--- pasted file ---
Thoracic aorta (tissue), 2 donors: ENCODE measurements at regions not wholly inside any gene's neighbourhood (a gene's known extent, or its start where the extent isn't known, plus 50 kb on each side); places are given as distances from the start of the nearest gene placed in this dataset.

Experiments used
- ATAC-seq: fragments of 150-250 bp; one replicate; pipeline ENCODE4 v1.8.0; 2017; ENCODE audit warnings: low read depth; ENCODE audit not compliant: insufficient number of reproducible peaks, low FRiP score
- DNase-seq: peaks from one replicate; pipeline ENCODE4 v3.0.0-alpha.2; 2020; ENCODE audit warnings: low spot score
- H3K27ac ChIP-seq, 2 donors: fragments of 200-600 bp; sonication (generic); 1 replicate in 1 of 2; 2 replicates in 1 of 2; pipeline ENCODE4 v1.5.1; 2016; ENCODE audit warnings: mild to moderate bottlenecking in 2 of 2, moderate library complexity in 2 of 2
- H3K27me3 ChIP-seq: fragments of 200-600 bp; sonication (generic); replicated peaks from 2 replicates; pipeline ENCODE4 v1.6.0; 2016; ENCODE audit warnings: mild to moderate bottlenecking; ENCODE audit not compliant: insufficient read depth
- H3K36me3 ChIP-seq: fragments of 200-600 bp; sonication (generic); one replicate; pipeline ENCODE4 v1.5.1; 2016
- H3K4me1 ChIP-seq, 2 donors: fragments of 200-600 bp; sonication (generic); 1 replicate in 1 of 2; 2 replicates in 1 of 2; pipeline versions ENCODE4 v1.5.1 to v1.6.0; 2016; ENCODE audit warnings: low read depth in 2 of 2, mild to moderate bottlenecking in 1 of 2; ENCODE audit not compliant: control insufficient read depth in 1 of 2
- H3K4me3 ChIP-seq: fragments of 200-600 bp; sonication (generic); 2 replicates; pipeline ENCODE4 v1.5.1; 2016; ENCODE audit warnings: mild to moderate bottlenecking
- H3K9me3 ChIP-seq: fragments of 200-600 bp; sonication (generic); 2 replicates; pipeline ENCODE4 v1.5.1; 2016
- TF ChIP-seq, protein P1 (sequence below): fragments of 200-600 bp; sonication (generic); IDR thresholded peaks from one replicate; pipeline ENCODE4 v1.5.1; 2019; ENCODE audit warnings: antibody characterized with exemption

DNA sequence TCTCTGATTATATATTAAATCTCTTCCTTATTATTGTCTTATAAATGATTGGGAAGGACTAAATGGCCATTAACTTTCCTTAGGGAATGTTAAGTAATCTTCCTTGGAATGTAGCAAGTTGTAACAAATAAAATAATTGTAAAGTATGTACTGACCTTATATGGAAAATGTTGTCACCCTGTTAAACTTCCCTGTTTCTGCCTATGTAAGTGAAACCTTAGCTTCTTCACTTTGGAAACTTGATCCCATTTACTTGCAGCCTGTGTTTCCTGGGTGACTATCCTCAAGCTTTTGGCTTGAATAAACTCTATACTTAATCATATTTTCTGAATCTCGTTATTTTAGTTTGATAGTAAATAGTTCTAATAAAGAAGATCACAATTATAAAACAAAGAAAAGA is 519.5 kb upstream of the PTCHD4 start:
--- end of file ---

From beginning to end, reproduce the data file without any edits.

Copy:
Thoracic aorta (tissue), 2 donors: ENCODE measurements at regions not wholly inside any gene's neighbourhood (a gene's known extent, or its start where the extent isn't known, plus 50 kb on each side); places are given as distances from the start of the nearest gene placed in this dataset.

Experiments used
- ATAC-seq: fragments of 150-250 bp; one replicate; pipeline ENCODE4 v1.8.0; 2017; ENCODE audit warnings: low read depth; ENCODE audit not compliant: insufficient number of reproducible peaks, low FRiP score
- DNase-seq: peaks from one replicate; pipeline ENCODE4 v3.0.0-alpha.2; 2020; ENCODE audit warnings: low spot score
- H3K27ac ChIP-seq, 2 donors: fragments of 200-600 bp; sonication (generic); 1 replicate in 1 of 2; 2 replicates in 1 of 2; pipeline ENCODE4 v1.5.1; 2016; ENCODE audit warnings: mild to moderate bottlenecking in 2 of 2, moderate library complexity in 2 of 2
- H3K27me3 ChIP-seq: fragments of 200-600 bp; sonication (generic); replicated peaks from 2 replicates; pipeline ENCODE4 v1.6.0; 2016; ENCODE audit warnings: mild to moderate bottlenecking; ENCODE audit not compliant: insufficient read depth
- H3K36me3 ChIP-seq: fragments of 200-600 bp; sonication (generic); one replicate; pipeline ENCODE4 v1.5.1; 2016
- H3K4me1 ChIP-seq, 2 donors: fragments of 200-600 bp; sonication (generic); 1 replicate in 1 of 2; 2 replicates in 1 of 2; pipeline versions ENCODE4 v1.5.1 to v1.6.0; 2016; ENCODE audit warnings: low read depth in 2 of 2, mild to moderate bottlenecking in 1 of 2; ENCODE audit not compliant: control insufficient read depth in 1 of 2
- H3K4me3 ChIP-seq: fragments of 200-600 bp; sonication (generic); 2 replicates; pipeline ENCODE4 v1.5.1; 2016; ENCODE audit warnings: mild to moderate bottlenecking
- H3K9me3 ChIP-seq: fragments of 200-600 bp; sonication (generic); 2 replicates; pipeline ENCODE4 v1.5.1; 2016
- TF ChIP-seq, protein P1 (sequence below): fragments of 200-600 bp; sonication (generic); IDR thresholded peaks from one replicate; pipeline ENCODE4 v1.5.1; 2019; ENCODE audit warnings: antibody characterized with exemption

DNA sequence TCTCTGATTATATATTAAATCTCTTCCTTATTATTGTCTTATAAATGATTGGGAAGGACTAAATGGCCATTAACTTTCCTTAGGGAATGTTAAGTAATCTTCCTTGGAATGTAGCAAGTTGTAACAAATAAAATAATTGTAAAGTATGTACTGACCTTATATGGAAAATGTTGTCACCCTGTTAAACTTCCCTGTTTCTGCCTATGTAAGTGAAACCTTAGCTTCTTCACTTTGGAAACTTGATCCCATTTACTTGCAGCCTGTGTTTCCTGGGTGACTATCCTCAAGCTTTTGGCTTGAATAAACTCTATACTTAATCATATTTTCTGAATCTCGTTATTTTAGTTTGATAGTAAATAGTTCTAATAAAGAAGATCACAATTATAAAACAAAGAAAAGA is 519.5 kb upstream of the PTCHD4 start: